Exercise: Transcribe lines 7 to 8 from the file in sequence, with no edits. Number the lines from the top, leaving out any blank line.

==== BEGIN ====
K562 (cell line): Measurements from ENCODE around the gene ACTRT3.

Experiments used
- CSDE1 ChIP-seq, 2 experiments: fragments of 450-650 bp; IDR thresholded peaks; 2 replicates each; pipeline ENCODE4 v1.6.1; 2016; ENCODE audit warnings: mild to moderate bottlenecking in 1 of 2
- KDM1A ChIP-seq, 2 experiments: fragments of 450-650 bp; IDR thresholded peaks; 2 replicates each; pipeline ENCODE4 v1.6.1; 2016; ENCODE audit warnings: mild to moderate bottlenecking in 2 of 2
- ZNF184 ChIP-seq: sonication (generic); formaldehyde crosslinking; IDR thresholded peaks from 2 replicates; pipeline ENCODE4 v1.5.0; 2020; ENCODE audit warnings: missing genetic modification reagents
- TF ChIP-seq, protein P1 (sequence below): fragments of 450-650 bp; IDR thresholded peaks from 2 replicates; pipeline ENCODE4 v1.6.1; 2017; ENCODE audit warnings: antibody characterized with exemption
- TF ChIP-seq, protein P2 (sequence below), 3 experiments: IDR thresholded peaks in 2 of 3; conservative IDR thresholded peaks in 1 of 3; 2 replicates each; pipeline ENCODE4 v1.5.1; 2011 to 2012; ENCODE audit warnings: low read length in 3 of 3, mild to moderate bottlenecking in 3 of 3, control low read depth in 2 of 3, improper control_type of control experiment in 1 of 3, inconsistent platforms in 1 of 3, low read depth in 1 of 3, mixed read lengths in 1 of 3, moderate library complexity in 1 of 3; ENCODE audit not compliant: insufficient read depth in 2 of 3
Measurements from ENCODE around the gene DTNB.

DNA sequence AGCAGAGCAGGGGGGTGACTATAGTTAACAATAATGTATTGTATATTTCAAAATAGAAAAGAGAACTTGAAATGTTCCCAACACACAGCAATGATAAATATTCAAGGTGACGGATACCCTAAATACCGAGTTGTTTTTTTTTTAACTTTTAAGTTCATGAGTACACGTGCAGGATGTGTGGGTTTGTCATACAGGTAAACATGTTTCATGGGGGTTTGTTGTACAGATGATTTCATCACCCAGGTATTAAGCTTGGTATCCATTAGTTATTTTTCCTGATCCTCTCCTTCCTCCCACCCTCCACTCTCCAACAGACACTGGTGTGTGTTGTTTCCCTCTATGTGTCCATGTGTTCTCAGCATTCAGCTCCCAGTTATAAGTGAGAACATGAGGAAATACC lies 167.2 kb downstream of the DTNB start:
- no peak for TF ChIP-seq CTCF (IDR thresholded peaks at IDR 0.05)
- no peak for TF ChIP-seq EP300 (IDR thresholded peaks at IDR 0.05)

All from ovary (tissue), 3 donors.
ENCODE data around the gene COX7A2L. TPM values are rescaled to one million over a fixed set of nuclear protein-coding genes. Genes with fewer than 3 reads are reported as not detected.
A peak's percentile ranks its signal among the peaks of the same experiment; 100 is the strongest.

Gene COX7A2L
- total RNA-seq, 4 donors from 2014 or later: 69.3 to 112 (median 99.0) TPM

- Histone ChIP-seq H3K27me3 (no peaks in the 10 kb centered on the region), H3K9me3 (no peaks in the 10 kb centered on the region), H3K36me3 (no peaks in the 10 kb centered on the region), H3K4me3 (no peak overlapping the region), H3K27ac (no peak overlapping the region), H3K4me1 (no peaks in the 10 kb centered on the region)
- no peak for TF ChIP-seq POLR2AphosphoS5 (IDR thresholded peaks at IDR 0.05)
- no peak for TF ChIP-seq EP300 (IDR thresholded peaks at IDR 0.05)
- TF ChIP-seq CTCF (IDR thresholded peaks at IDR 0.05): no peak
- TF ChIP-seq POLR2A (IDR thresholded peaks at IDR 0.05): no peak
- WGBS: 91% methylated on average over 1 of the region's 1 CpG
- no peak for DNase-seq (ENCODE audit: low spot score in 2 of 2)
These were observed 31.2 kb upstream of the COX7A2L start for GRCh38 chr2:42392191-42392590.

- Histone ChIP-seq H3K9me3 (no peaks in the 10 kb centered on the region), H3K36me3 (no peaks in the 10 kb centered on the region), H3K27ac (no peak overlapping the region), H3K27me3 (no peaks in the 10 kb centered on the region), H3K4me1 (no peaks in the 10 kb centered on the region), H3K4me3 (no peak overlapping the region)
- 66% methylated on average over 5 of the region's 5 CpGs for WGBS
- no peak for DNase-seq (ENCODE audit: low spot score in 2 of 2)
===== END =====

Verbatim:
- TF ChIP-seq, protein P2 (sequence below), 3 experiments: IDR thresholded peaks in 2 of 3; conservative IDR thresholded peaks in 1 of 3; 2 replicates each; pipeline ENCODE4 v1.5.1; 2011 to 2012; ENCODE audit warnings: low read length in 3 of 3, mild to moderate bottlenecking in 3 of 3, control low read depth in 2 of 3, improper control_type of control experiment in 1 of 3, inconsistent platforms in 1 of 3, low read depth in 1 of 3, mixed read lengths in 1 of 3, moderate library complexity in 1 of 3; ENCODE audit not compliant: insufficient read depth in 2 of 3
Measurements from ENCODE around the gene DTNB.